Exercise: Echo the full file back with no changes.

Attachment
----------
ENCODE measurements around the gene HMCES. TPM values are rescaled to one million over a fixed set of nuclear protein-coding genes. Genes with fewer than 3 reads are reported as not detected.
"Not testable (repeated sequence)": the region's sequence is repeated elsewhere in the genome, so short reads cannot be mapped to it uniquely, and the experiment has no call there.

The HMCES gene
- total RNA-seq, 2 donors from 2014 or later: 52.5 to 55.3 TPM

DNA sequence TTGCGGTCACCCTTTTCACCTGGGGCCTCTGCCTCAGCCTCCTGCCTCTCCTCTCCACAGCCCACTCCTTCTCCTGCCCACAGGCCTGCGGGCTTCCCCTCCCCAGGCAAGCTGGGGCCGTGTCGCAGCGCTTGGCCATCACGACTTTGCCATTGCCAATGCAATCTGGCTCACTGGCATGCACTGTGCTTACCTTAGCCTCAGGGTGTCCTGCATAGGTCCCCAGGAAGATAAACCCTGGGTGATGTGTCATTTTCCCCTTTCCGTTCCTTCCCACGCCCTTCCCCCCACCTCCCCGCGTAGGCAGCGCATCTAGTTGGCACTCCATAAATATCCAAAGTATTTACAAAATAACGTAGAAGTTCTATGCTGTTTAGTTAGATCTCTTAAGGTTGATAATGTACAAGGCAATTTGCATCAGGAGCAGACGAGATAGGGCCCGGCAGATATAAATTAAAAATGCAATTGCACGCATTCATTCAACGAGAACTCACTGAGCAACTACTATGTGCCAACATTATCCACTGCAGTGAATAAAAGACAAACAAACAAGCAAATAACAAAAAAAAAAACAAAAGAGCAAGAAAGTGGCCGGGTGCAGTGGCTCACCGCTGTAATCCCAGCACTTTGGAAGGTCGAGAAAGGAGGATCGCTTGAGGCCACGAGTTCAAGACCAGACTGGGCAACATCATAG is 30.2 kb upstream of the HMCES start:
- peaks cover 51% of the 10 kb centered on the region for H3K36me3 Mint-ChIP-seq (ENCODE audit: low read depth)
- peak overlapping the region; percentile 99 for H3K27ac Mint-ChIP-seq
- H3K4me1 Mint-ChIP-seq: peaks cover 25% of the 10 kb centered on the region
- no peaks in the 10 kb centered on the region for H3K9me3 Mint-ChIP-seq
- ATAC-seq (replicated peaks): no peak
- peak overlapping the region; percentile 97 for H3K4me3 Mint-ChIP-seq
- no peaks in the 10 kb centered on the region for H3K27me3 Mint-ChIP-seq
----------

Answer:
ENCODE measurements around the gene HMCES. TPM values are rescaled to one million over a fixed set of nuclear protein-coding genes. Genes with fewer than 3 reads are reported as not detected.
"Not testable (repeated sequence)": the region's sequence is repeated elsewhere in the genome, so short reads cannot be mapped to it uniquely, and the experiment has no call there.

The HMCES gene
- total RNA-seq, 2 donors from 2014 or later: 52.5 to 55.3 TPM

DNA sequence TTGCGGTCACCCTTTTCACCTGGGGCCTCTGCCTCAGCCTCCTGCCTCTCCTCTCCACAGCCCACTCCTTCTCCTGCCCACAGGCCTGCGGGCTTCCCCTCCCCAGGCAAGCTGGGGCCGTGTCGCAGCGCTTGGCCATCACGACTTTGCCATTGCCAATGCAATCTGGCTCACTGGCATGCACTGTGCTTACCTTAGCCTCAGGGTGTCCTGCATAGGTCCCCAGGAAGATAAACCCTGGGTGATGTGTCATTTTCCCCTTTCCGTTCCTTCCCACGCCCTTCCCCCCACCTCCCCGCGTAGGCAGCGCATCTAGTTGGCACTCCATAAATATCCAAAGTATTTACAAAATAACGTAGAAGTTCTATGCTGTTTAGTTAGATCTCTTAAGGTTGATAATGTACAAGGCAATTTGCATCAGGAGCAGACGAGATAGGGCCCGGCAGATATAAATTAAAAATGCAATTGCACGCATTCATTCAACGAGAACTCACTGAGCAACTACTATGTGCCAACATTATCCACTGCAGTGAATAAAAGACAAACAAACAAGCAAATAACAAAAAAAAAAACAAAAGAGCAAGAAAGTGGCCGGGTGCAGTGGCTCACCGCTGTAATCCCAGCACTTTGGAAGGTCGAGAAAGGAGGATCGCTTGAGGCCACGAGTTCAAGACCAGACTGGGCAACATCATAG is 30.2 kb upstream of the HMCES start:
- peaks cover 51% of the 10 kb centered on the region for H3K36me3 Mint-ChIP-seq (ENCODE audit: low read depth)
- peak overlapping the region; percentile 99 for H3K27ac Mint-ChIP-seq
- H3K4me1 Mint-ChIP-seq: peaks cover 25% of the 10 kb centered on the region
- no peaks in the 10 kb centered on the region for H3K9me3 Mint-ChIP-seq
- ATAC-seq (replicated peaks): no peak
- peak overlapping the region; percentile 97 for H3K4me3 Mint-ChIP-seq
- no peaks in the 10 kb centered on the region for H3K27me3 Mint-ChIP-seq